One of the more interesting examples of this violent versatility is the wide variety of throwing knives found among African cultures. From the Sudan down to the Gabon and the Congo Basin, blades for throwing assume a variety of surprising shapes and sizes. Some measure as much as 2.5 feet (0.76 meters) across; many are curved, or sport long handles; some look like police batons, while others resemble large, drunken throwing stars, sickles or the heads of polearms. They feature multiple nasty edges designed to ruin the legs of men and horses, and warriors throw them using a wrist-snapping sidearm that spins them in a lateral arc toward their targets [source: McNaughton].


No one can say when people first started throwing knives. Likely, it was sometime after blades assumed a more balanced, single-edged form around 5,000 years ago [source: Ewalt]. We like to imagine the activity began, as so many do, from boredom. Probably, tossing a knife at the ground or a nearby tree stump took the edge off fireside boredom or provided a way to cull the rodent population. From there, it may have advanced via a series of competitions or challenges into a way for warriors or hunters to display their skills.

This is mostly speculation, but we like to think that the decision to cross over into William Tell territory was likely based on a dare (we refer doubting readers to YouTube and the Darwin Awards). Whatever its origins, the impalement act has entertained crowds at circuses and Wild West shows since at least the late 1800s. The danger and skill on display in such acts, especially those involving a blindfolded thrower or a comely assistant strapped to the spinning "wheel of death," have caused many to suspect fakery is afoot [source: Hart]. But in truth, although stagecraft tricks exist for simulating knife throws, most impalement acts are perilously real [source: Esquire].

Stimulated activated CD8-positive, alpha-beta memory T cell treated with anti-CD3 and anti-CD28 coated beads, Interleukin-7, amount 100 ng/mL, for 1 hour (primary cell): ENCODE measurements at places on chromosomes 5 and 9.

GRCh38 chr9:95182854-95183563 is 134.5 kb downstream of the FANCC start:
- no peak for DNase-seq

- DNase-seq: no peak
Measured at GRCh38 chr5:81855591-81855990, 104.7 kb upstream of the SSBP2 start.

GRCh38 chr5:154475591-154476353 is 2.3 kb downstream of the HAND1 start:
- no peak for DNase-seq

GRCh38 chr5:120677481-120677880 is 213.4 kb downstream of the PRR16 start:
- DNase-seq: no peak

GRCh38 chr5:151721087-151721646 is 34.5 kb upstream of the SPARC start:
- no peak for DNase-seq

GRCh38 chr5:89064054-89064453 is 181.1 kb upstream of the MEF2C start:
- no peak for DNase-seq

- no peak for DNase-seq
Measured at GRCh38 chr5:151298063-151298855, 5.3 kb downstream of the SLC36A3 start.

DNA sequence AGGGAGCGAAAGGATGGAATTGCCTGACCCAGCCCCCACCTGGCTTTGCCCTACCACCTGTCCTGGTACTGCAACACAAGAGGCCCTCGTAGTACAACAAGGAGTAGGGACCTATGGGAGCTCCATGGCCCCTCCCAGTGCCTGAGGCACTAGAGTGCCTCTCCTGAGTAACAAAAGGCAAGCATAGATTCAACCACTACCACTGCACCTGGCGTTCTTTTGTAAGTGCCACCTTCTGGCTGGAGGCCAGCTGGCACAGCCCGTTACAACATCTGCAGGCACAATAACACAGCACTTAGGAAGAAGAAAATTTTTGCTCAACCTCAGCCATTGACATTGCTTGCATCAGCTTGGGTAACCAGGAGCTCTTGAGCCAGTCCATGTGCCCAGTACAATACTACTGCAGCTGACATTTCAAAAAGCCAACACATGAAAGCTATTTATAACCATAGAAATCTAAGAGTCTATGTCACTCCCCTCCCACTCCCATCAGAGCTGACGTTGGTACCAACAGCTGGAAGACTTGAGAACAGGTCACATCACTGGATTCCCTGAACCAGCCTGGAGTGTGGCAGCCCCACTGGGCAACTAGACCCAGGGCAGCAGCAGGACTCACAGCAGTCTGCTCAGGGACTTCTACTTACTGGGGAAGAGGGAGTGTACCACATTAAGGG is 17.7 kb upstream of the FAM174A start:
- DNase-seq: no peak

So how do they manage to never hit their assistants? Well, as world-record knife thrower David Adamovich told Big Think, "They last a lot longer if you throw around them than if you throw at them." Even so, throws do sometimes go astray [sources: Adamovich; Esquire]. Humans, after all, are fallible, and physics is unforgiving.

The Physics of Knife Throwing

HowStuffWorks's very own knife thrower
HowStuffWorks's very own knife thrower gets ready to let fly. She's gripping the knife by the handle.
© D. Fagan/HowStuffWorks

Whether you throw by handle or blade, whether your preferred missile is a knife, ax, tomahawk or some other pointy object, the basic rule of throwing is the same: Grip the light end and throw heavy-end first. Just as when a juggler spins a set of clubs skyward, this arrangement creates a natural motion that encourages spin and stability [source: Janich].